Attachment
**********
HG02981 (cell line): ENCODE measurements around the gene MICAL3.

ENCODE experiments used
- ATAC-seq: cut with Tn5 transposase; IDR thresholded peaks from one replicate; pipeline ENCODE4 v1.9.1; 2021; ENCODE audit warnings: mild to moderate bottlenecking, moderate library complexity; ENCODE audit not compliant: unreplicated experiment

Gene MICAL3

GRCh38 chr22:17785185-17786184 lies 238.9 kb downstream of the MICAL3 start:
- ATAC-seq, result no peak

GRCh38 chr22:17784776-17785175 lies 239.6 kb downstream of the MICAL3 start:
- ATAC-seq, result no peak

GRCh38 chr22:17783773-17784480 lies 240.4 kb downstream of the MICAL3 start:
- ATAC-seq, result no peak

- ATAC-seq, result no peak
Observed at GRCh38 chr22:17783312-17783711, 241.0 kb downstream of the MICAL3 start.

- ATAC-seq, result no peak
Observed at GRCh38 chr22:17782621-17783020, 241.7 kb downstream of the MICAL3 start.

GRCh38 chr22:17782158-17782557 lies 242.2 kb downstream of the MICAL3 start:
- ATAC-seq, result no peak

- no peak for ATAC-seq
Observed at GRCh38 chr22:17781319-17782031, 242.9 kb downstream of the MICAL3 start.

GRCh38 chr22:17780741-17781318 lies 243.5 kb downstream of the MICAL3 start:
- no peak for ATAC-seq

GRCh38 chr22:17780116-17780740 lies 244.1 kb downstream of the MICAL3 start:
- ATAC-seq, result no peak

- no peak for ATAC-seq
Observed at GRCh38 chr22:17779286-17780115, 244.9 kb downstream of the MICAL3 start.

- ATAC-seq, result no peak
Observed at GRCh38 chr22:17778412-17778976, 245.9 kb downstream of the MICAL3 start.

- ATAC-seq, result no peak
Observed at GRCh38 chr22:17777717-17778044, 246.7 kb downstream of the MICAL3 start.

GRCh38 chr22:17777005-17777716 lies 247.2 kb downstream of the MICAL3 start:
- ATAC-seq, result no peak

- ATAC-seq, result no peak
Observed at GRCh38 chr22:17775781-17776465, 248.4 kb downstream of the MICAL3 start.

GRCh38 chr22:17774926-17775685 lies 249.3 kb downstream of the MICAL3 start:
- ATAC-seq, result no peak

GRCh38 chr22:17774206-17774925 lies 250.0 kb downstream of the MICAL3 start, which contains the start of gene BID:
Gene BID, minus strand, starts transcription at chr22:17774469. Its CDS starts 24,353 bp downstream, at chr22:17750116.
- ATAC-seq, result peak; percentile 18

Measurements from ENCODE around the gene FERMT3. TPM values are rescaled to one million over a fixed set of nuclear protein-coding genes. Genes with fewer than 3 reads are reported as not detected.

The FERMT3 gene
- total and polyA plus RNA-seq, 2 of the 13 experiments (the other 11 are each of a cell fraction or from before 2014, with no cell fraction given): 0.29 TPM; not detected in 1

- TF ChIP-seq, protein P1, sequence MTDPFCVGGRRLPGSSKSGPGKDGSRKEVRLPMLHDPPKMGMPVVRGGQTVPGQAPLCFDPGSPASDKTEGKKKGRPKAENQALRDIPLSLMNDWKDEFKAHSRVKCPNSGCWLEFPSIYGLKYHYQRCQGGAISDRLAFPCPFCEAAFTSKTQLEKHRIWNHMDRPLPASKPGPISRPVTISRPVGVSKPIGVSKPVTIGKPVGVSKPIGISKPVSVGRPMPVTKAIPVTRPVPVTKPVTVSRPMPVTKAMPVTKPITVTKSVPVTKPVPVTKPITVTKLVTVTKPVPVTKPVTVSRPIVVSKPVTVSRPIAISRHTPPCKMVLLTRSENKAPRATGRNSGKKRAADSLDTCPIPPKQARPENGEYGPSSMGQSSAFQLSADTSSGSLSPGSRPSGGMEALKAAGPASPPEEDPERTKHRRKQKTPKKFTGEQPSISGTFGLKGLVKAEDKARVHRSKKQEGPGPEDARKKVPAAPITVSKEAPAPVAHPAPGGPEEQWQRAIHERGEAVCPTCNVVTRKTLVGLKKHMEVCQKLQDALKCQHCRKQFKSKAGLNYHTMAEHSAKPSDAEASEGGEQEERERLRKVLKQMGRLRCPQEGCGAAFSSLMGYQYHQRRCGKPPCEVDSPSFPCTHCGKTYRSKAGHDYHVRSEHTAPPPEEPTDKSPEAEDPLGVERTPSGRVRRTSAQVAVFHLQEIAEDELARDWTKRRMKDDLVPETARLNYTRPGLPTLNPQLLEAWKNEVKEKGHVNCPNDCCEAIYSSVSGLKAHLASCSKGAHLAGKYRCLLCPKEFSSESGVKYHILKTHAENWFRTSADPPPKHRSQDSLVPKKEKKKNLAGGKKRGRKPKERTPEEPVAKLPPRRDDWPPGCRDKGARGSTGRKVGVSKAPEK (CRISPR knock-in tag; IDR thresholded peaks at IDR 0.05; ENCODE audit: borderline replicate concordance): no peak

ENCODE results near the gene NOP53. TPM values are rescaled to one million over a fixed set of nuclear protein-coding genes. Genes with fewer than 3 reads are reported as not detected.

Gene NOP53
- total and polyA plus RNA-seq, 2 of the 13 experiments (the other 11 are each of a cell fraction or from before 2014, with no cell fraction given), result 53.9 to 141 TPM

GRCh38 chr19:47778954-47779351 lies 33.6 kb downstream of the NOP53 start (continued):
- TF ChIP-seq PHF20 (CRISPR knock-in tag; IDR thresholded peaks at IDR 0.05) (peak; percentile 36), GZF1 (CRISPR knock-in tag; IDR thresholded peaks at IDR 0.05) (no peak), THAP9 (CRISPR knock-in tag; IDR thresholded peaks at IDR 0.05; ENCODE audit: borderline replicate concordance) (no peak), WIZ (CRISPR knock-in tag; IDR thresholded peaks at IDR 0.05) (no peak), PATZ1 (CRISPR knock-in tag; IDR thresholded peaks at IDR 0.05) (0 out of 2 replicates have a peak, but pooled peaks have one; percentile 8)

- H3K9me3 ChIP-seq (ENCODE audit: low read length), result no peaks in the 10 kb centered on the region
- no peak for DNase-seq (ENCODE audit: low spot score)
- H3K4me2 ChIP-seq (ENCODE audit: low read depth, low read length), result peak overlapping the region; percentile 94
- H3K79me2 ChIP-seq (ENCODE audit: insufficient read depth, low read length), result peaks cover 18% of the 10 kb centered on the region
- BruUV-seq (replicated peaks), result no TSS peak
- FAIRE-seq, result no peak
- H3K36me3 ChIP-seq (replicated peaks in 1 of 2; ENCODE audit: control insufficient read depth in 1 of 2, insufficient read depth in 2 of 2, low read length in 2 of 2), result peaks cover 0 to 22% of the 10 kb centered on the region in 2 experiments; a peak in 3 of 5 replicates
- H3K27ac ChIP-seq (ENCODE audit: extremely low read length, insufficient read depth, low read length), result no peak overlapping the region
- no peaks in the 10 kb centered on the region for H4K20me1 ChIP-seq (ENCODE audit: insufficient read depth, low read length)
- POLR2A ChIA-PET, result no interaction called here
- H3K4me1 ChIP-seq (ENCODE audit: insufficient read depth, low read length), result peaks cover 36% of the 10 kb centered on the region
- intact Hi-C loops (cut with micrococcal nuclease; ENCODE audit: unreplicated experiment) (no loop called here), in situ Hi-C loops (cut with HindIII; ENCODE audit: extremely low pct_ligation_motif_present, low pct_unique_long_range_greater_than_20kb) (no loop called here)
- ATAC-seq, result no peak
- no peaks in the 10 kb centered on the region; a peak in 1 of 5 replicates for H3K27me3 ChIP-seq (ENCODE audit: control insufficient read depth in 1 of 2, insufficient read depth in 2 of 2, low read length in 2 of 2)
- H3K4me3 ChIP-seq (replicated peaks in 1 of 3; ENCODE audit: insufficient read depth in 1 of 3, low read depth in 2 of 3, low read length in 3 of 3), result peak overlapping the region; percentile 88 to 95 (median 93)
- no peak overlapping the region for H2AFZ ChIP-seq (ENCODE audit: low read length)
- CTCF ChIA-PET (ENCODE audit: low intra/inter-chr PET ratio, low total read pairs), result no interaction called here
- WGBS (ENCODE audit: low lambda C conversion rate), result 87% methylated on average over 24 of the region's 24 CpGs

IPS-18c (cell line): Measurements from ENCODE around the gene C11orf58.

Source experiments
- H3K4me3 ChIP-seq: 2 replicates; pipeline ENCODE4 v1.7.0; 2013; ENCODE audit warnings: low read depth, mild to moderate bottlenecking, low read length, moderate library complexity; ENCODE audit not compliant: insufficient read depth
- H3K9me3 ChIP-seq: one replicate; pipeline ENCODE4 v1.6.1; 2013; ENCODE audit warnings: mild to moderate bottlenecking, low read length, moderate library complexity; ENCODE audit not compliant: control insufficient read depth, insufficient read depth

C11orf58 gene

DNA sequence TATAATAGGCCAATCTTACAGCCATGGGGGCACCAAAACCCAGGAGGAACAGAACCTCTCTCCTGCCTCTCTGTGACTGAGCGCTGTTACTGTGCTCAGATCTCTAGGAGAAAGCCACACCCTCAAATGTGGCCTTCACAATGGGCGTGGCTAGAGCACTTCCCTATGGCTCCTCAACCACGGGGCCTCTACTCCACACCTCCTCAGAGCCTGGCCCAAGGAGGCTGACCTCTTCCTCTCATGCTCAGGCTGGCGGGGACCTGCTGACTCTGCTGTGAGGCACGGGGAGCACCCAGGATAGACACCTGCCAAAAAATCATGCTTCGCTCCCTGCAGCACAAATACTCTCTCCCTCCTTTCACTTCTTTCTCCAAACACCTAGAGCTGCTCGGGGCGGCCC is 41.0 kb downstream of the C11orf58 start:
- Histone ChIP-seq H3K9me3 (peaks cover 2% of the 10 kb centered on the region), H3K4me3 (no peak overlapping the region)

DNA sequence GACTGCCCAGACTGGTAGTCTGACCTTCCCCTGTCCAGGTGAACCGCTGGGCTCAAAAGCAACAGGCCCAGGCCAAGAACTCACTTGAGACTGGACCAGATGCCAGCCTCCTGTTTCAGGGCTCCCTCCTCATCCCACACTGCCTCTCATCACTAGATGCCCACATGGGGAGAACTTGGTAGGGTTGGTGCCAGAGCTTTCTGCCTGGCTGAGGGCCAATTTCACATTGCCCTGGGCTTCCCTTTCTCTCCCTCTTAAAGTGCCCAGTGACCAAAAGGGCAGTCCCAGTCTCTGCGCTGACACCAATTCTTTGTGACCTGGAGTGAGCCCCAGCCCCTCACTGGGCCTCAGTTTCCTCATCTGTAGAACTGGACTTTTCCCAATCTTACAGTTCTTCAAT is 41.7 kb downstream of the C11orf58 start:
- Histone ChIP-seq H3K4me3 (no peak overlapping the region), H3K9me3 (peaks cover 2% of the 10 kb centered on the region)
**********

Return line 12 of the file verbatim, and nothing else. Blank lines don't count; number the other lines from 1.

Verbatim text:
Observed at GRCh38 chr22:17783312-17783711, 241.0 kb downstream of the MICAL3 start.